eBusiness Institute

Should I learn to code to earn income online

Should I Learn to Code? My Top 3 Pros and Cons

Have you always believed that learning to code is unnecessary?

At eBusiness Institute, we’re actually very much, “No, you don’t need to learn to code.”

Everything we teach is either no code or very low code ways of generating income and building assets online.

But I became interested in it because our daughter was very interested in coding.

So I started researching and getting in-depth about coding.

In this eye-opening video, I’ll share extensive research and findings so you can see if learning how to code is a skill you need to succeed online, especially in this fast-moving digital age of AI.

Hi, it’s Liz Raad with you today, and I want to share something a bit different on this episode. I want to answer a question we are often asked: “Should I learn to code, especially in this age of artificial intelligence and this fast-moving digital age?” 

That’s a really great question, and it’s one I personally started researching. I became interested in it because our daughter was very interested in coding. She loves it! And so I was researching and getting in-depth about what’s happened in this space. What can you do with code? What are the advantages of learning to code? 

Previously, especially with our organisation here at eBusiness Institute, we’re actually very much, “No, you don’t need to learn to code.” And everything we teach is either no code or very low code ways of generating income and building assets online.

But I wanted to keep an open mind and look into the advantages of learning to code. Also, what are some disadvantages? Why would you not learn to code in this time and place? 

So let’s get into it. I want to give you three reasons why learning to code is a great idea and three reasons why it might not be a good idea for you because this is all about your journey and where you want to get to.

3 Reasons why you should learn to code

So, let’s start with why you should perhaps learn to code.

Reason #1 – Learning to code develops a better understanding of what you need to ask your tech team.

The first one is that learning to code is about understanding. I became interested in this because I had never learned deep coding. I know some HTML and some CSS and the basics of building websites using WordPress. But I didn’t know much beyond that.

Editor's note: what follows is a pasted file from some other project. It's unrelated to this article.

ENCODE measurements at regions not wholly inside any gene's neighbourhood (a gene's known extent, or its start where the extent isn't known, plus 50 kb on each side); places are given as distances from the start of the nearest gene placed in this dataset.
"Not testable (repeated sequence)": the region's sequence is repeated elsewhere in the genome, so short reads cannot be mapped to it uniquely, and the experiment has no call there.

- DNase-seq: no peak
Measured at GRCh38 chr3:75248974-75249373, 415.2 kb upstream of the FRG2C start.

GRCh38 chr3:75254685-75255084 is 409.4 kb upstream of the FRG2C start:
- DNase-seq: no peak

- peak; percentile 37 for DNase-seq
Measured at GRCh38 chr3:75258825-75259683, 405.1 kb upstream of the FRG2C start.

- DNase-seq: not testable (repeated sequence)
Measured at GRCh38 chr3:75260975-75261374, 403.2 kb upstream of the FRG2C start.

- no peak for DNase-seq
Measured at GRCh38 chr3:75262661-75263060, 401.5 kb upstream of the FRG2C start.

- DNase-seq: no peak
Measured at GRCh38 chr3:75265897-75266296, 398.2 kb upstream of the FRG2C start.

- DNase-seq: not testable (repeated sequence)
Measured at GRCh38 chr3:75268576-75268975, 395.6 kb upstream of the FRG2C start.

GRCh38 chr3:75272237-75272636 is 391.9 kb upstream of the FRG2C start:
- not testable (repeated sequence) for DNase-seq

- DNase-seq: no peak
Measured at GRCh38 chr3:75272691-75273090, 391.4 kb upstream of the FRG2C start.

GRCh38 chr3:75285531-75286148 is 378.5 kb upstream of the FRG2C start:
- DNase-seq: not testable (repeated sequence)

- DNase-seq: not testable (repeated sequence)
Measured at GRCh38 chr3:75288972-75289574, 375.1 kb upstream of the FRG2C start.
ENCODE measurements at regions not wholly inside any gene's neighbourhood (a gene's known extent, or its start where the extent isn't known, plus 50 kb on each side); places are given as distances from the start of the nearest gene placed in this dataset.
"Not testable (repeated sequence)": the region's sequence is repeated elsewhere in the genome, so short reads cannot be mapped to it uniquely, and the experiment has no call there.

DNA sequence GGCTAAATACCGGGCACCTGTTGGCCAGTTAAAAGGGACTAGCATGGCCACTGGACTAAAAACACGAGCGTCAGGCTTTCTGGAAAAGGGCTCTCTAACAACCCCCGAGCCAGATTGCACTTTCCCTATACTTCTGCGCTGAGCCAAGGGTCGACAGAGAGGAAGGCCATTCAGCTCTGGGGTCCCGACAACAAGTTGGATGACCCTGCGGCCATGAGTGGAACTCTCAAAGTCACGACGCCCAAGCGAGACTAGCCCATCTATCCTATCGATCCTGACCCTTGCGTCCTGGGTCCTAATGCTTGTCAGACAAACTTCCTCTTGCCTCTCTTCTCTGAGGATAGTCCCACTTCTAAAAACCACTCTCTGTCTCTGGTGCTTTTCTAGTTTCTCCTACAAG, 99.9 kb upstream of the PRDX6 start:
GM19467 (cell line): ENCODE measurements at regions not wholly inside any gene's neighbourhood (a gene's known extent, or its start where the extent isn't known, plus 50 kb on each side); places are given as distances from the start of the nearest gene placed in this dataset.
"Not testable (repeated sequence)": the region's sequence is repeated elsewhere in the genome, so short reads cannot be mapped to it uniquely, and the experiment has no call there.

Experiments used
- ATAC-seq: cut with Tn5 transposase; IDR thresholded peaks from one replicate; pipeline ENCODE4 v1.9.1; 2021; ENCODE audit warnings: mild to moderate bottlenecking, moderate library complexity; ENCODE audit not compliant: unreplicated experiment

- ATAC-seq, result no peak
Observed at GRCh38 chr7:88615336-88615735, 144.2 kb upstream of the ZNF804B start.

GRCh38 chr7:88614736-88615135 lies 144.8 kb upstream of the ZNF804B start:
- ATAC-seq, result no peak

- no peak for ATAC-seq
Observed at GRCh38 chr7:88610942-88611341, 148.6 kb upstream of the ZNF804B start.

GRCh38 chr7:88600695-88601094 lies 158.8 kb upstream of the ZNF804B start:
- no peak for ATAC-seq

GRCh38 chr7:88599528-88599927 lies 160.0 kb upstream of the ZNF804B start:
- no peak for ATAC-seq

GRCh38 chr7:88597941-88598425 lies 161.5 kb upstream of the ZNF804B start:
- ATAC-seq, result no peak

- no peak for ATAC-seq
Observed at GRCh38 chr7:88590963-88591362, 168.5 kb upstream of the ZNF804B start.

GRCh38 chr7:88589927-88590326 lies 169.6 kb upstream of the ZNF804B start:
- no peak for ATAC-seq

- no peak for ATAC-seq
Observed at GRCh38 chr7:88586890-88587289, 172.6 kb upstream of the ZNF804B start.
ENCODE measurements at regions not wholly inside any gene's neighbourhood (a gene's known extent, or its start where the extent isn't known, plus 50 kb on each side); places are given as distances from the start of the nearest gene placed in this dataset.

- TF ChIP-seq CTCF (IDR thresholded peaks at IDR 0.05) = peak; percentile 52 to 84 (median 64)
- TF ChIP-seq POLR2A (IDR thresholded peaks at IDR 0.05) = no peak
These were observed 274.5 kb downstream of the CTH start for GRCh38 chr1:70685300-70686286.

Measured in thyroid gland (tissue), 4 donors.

And so, I became interested as I watched my daughter get in and program apps and do all this cool stuff with code. I wanted to understand this world we lived in because code is everywhere now. It runs our lives. It’s in every business, it’s in every home, it’s in appliances, it’s in your computer, and it’s in your phone. It’s everywhere, so we can’t escape coded things. 

“There is a huge marketplace for people who understand and can code.” – Liz Raad, eBusiness Institute

So I wanted to understand this marketplace. 

From a business and entrepreneurial point of view, if I want to create something, I need to understand what I’m asking my tech people to do. 

I think there are a lot of misunderstandings and tension when an entrepreneur wants to achieve something. They want to program something, or they want to build an app, or they want to create a new website, etc. But they don’t understand the technicalities of what they’re asking a coder to do

One thing I’ve noticed in my journey is if I ask most coders, “Hey, can we do this?” They will say yes because they can. But that doesn’t really answer my question. The smarter question would be, “How hard is it to do this? Or is this a standard thing to do?” 

By learning to code and gaining this understanding, I’ve found that pretty much anything is possible. But some things are more complicated, and there is a whole process involved. 

Do I need to learn to code if I’m an entrepreneur?

I wanted to learn a deeper level of coding and understand some basic programming languages. 

I wanted to understand how I could ask a tech or coder to create something for me. And I wanted to have a comprehensible conversation with them so I could figure out exactly what I wanted and how they would deliver it to me.

One of the things I realised when I learned this was how many nuances there are to coding. It’s not like you just instruct a computer what to do. It’s actually very thought-intensive and problem-solving. 

Coding also needs to be designed right from the start so that something you write or set up right at the beginning doesn’t destroy everything right at the end, or it means that you can’t change everything later on. So, there are a lot of implications for how you design code and what you put in there. 

I would say the number one reason for anyone to learn even a small amount of code (even doing a free intro course on coding) is that you’ll gain a much deeper understanding and learn a lot of available opportunities. You’ll identify what’s possible.

That is my number one reason for learning to code. 

Reason #2 – Coding skills are transferrable.